The post below was sent as an issue of my newsletter, Ready for Rain.
When I wash dishes and look out our kitchen window, I often sneak a peek into our neighbor’s house. It’s hard not to, as our houses are close together and the blinds on their family room are always open. They sometimes see me and wave through the window. It feels a little voyeuristic but is really a factor of city life. We live near people.
Our neighborhood of Mount Baker in Seattle isn’t downtown, but you could walk there. It’s a typical residential neighborhood, organized by blocks and tenth of an acre lots. Having lived at the same address since 2003, we know it well and count many of our neighbors as close friends. We’ve grown used to being, to one degree or another, a part of one another’s lives. We know when they leave for work, forget to put out the trash or are up later than normal. And like looking through our kitchen window, it’s mutual. We all live parts of our lives in public, by default.
The thought of living in public had never occurred to me until we started spending significant time on Orcas Island. Traveling back and forth brought the differences between island and city life into sharp relief. The city began to look different after each visit. People seemed to be everywhere, all the time. And there were so many things to do. New restaurants to try, shows to see, people to meet. What I formerly took for granted suddenly seemed new, and I had to ask myself: is this what I want?
Returning to the island also felt different each time. Island residents often say that when they arrive on the island, they let out a sigh of relief. I know the feeling, but never really understood what, specifically, made us both feel that way.
The best I can tell, it feels like pressure being released. For me, part of that release comes from a feeling that my daily life is more private. We have neighbors on Orcas, but I couldn’t throw a rock to their houses. Their windows don’t face directly into our kitchen. They don’t notice when we come and go, or when our recycling bin is too full. For the most part, my life feels like it happens without watchful eyes, and the pressure is off.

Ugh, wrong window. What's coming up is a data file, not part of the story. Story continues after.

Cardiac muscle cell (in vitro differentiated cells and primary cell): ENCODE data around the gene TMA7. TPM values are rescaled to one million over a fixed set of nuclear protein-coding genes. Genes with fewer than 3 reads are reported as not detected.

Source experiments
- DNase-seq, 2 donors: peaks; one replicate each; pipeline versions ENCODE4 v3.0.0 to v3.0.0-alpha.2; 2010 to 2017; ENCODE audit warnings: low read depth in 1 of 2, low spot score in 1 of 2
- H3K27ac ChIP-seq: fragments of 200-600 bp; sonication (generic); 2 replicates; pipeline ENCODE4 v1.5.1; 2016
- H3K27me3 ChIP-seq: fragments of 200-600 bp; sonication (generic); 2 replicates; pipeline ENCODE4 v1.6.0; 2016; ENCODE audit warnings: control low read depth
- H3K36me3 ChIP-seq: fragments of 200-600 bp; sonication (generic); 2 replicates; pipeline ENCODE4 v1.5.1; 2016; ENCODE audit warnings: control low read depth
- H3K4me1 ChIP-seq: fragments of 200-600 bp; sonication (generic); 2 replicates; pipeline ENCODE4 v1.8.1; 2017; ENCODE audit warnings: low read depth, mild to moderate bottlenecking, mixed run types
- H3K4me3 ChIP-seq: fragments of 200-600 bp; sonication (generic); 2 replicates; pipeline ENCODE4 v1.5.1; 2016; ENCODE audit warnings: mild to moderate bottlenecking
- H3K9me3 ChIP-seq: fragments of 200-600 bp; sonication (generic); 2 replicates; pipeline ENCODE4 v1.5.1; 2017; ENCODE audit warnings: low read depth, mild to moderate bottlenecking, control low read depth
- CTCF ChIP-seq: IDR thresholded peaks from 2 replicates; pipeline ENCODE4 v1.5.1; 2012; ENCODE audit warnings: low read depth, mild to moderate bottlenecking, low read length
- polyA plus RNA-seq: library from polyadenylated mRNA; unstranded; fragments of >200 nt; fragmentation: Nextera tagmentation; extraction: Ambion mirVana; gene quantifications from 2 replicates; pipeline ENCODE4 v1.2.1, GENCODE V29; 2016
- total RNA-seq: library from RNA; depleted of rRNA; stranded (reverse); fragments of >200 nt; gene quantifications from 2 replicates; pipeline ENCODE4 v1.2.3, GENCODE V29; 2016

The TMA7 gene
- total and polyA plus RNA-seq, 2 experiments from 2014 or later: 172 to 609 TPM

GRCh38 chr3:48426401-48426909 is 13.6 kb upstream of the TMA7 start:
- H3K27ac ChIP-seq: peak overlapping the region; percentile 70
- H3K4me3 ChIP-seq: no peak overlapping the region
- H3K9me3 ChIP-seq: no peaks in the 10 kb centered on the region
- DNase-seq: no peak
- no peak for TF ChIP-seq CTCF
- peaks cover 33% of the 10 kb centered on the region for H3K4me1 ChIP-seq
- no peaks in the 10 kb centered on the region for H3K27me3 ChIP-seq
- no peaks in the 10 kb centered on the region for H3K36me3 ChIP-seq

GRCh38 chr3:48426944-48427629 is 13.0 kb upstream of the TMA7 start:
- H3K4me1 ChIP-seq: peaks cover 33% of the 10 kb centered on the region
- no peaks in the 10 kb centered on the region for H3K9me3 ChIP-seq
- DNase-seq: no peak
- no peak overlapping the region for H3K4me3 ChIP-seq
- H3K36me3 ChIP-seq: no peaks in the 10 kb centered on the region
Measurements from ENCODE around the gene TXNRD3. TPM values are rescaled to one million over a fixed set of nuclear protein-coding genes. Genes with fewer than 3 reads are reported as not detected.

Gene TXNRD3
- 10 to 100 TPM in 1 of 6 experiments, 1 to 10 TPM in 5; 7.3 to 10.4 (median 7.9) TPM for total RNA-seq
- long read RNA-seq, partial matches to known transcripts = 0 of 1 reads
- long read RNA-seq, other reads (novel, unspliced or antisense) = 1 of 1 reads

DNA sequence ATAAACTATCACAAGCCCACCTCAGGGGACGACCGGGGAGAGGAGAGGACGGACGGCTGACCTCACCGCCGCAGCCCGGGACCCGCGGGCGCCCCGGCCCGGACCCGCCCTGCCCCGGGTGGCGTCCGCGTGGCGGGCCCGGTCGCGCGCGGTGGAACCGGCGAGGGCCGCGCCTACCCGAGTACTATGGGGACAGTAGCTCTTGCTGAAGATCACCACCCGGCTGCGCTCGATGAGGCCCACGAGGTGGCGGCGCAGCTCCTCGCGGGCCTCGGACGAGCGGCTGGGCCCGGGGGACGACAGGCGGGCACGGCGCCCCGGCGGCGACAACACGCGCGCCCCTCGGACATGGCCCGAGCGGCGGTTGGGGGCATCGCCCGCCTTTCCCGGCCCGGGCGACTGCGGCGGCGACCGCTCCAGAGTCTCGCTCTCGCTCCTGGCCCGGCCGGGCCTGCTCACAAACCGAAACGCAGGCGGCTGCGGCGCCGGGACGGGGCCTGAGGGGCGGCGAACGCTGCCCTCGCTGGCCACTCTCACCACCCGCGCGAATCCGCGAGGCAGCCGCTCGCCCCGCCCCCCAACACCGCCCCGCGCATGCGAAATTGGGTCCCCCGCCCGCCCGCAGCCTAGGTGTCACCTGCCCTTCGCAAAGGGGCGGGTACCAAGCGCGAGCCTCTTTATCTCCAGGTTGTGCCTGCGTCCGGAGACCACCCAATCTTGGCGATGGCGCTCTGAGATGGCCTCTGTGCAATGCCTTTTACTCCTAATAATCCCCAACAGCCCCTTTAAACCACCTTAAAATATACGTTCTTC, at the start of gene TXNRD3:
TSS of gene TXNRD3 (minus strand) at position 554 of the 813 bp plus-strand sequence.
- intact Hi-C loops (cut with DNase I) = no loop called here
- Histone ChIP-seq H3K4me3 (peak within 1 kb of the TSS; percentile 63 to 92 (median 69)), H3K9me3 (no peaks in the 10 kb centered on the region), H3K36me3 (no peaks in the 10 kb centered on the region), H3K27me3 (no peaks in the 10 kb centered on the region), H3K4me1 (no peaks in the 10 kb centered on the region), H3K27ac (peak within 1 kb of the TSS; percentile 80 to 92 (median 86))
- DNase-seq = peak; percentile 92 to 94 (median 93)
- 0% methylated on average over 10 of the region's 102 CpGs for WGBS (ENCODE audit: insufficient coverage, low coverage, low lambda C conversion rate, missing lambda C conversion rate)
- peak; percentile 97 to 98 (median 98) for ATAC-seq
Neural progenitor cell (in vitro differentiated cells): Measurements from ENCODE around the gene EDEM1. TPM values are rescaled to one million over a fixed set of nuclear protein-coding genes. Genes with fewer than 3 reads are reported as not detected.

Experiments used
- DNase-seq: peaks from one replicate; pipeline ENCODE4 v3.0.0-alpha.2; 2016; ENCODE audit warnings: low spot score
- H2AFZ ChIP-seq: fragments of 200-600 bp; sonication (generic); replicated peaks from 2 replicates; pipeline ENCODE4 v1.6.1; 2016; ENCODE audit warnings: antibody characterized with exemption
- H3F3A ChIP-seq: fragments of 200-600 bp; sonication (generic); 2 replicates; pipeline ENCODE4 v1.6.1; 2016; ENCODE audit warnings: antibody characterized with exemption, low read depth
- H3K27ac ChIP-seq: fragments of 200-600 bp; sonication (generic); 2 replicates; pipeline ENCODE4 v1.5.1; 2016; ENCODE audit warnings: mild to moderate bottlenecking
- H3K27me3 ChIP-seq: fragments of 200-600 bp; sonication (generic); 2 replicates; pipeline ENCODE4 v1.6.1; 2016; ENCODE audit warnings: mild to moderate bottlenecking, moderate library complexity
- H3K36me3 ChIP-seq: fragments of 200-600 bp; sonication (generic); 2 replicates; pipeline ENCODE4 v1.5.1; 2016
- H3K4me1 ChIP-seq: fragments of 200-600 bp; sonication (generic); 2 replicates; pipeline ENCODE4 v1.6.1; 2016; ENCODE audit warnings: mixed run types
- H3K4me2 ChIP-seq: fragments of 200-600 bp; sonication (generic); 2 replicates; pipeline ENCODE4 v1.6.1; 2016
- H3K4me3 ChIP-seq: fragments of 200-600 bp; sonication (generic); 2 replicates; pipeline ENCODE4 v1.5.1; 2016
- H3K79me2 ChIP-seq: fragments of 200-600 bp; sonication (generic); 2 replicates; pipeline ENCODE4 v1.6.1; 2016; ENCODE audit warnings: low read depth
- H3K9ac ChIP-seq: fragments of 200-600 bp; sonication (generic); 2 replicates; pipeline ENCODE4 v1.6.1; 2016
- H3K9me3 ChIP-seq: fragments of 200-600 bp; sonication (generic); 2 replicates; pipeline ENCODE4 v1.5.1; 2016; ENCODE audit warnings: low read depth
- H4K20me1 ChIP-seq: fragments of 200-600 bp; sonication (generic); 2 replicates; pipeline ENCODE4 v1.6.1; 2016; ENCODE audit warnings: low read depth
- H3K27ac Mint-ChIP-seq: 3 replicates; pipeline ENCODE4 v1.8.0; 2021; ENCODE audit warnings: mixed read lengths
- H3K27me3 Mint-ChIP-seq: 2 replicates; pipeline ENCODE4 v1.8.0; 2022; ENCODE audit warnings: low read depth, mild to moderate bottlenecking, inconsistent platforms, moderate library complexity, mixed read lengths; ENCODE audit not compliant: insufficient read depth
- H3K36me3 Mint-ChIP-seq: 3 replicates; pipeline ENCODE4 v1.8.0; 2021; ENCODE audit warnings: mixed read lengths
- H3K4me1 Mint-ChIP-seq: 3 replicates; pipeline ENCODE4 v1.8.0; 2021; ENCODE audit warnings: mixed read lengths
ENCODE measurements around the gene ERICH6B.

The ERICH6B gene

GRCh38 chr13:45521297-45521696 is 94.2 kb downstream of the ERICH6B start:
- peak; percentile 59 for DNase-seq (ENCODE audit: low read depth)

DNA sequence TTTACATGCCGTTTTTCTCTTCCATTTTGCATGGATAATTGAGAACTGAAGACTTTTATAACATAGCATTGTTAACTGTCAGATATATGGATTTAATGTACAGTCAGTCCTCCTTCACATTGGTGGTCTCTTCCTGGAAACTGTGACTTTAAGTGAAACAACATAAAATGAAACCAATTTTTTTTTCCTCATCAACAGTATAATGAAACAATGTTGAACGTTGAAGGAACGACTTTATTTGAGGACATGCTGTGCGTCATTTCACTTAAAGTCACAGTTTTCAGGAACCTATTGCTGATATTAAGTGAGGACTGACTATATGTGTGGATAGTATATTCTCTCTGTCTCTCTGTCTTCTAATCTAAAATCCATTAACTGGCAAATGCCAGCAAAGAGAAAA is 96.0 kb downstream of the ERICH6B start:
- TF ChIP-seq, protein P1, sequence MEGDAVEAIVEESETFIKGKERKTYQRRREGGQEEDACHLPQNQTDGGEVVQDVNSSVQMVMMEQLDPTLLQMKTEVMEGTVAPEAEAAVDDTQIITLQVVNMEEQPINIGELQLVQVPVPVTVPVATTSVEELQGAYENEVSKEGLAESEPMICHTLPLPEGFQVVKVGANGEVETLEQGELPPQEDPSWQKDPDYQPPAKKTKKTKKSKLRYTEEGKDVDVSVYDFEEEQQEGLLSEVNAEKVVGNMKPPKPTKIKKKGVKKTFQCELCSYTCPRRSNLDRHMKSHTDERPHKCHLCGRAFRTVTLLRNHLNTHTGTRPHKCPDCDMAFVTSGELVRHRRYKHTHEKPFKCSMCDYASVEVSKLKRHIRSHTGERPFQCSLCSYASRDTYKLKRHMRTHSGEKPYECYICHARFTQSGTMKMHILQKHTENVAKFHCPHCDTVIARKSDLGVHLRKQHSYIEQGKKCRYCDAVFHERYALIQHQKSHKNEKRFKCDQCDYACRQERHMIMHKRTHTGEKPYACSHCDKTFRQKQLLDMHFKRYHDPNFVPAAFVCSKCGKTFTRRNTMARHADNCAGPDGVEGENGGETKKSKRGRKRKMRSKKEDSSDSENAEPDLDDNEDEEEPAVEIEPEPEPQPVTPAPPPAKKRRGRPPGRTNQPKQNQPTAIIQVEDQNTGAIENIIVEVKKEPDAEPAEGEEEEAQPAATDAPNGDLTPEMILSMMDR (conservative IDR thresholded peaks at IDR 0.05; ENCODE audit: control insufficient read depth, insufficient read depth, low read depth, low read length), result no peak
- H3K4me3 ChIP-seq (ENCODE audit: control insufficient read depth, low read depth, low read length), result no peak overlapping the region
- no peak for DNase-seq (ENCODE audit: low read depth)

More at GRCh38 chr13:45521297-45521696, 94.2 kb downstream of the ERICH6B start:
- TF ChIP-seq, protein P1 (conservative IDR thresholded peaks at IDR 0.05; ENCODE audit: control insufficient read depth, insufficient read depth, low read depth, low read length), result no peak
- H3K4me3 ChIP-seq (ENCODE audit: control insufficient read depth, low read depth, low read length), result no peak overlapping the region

The relative privacy we feel, of course, comes with a cost. We may not live in public while at the Yurt, but on an island, being watched and judged is inevitable over time. And unlike the city, we’re not one of a million people. We can’t just blend into the crowd. Word travels fast and those who feel they are keepers of the island’s culture soon learn who is doing what, when and where. We’re learning that keeping a low profile and adapting to the island’s ways is best for newcomers like us. Orcas Island is a place that gives us that choice. Unlike in Seattle, we can choose to live in private.
Further, there is a feeling of relief that comes from there being fewer demands on my time on the island. There are festivals and community events every week, but it’s not like Seattle where there are dozens on a single night. By simply being in the city, I feel I’m obligated to take advantage of the bounty. I can’t seem to escape the feeling that I’m missing out, even if I choose to stay in. My FOMO is as real as it is irrational.
I don’t know if it’s my age or purely the experiences on the island, but I’m far more drawn to a life outside the city than I ever imagined. For the first time, I can empathize with people who want to get away and live in the woods. I can imagine a life with less convenience and greater self-sufficiency. I find myself asking: if I had to choose between island and city life, which would I choose?
There are no easy answers, but I know the relief we feel when rolling off the ferry is real and relates to having a choice to live more privately. It’s a choice of adopting a slower, more deliberate pace that depends less on a city’s events and more on an appreciation of nature, a small community, time with friends and honestly, feeling good about not doing much at all.